So you’ve lost your job. As tempting as it might be to descend into an extended pity party, health experts suggest you turn the bad news on its heel instead.
As they say in optimist circles: When life lands you in the unemployment line, get busy working.
Better health can decrease blood pressure, keep blood sugar levels at proper numbers and reduce stress, said Barbara Kolenda, physical fitness instructor at Little Company of Mary Hospital in Evergreen Park. Betsy Sejud, of Orland Park, works out at Cardinal Fitness in Orland Park. “Exercise makes you feel better,” manager Scott Johnson said. “It’s a good way to get your mind off things and to feel like you’re accomplishing something.”
“Look at this as an opportunity, not a loss,” suggested Liz Lonergan, co-owner of The Center For Body and Soul in Palos Heights. “A lot of people losing their jobs hated those jobs anyway.”
The recession may be taking a toll on the nation’s workforce, but many newly displaced workers are taking advantage of the downtime to reverse the damage that a sedentary, vending-machine-packed lifestyle inflicted on their bodies.
They may have lost their jobs, but they’re determined to reclaim their health. And kudos to them.
Scott Johnson is 25. Many of his contemporaries still can’t find jobs, even though they graduated college a couple of years ago.
So they’ve developed a different kind of work routine: They head to the health club each day and vent their stress.
“Exercise makes you feel better,” said Johnson, manager of Cardinal Fitness in Orland Park. “It’s a good way to get your mind off things and to feel like you’re accomplishing something.”
Even an hour or two walking the treadmill or lifting free weights can make a huge difference in your psyche, he said.
“Anything positive you can put into your life is good,” Johnson said.
Exercise, said Lela Iliopoulos, will help you sleep better and thus control stress levels.
Iliopoulos, a dietitian supervisor for outpatient nutrition at Palos Community Hospital, said just as important is maintaining a good diet.
Stress alone threatens your immune system. Skipping meals or loading up on simple sugars can aggravate it further by throwing hormones out of balance, she said.
In addition, Iliopoulos said, practice whatever stress reduction technique works for you, whether that’s walking the dog, gardening or meditating.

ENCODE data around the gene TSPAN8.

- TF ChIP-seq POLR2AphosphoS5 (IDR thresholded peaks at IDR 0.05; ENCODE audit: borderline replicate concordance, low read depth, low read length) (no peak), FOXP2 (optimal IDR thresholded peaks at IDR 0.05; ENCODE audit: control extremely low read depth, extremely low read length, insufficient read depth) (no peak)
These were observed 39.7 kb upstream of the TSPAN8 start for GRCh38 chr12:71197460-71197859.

Janel Hayden, a registered dietitian at Advocate Christ Hospital in Oak Lawn, said she’s seeing an increase in interest in good health across the board.
“Even people who are working are saying, ‘My health is important,'” she said.
The economic downturn, she said, is helping people reprioritize. Maybe life in the fastlane wasn’t all that great.
A recent survey by Rodale Inc., which publishes Men’s Health and Runner’s World magazines, showed that 84 percent of those polled believe there is no better time than now to invest in maintaining good health.
For the newly unemployed, more free time can mean more time to shop for healthier and more economical meals. It can translate into more time in the kitchen spent preparing those meals. And it can result in more family time, Hayden said.
Eating better, coupled with increased exercise, can quickly lead to weight loss. A 7 to 10 percent weight loss can have a huge improvement on back, hip or knee pain.
“Plus, when people lose a little weight, they experience a mood lift, their stamina increases, it affects your outlook on life,” she said.
Better health can decrease blood pressure, keep blood sugar levels at proper numbers and reduce stress, said Barbara Kolenda, physical fitness instructor at Little Company of Mary Hospital in Evergreen Park.
“It will also help you sleep better,” she said. “Sleep loss is something a lot of unemployed people suffer from.”
Take advantage of the weekdays to get outside and walk. Take a class because, she said, group settings help inspire you. And be consistent because everyone needs a routine.
Overall, she said, exercise will help you gain a sense of control over your world. And it will help you develop a positive mental attitude.
“And when you go for that next job interview, you want to go feeling good about yourself,” she said.
Kolenda is also an advocate of expressing gratitude.
“No matter how bad it gets, there is always someone worse off,” she said.
“It’s real easy to get stuck in a ‘poor me’ attitude,” she said. “The more positive you can be, the better off you and your family will be.”
To attract the positive, Lonergan advised, begin by turning off the TV. Consider yoga, pilates, tai chi and even belly dancing.
“Once you’re feeling good physically, the spiritual and emotional parts will follow,” Lonergan said.
“Your outlook on life will improve and you’ll eat better and take better care of yourself.”
Tips for handling the stress of unemployment:
Be mindful of portion sizes.
Increase the amount of fiber with whole grains, fruits and vegetables.
Aim for1/2 pound to 11/2 pounds of weight loss per week, if you’re overweight.
Shop for better sales. Consider stores and farmers markets that you might not have had time for in the past.
Start easy and slowly.
Walking requires no special equipment other than a good pair of shoes.
Get outside more.
Look at the weekends as an opportunity to do more recreational things, especially now that the weather is better.
Make a schedule and strive for consistency.
Consider a workout class. Group exercisers tend to have more success.
Consider meditation. When you feel better spiritually, you’ll have a better outlook.
Yoga, pilates, belly dancing and tai chi can help relieve stress.
Look at what’s really important: spending time together, taking good care of yourself, having an inner peace.
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Have a healthy and fit day!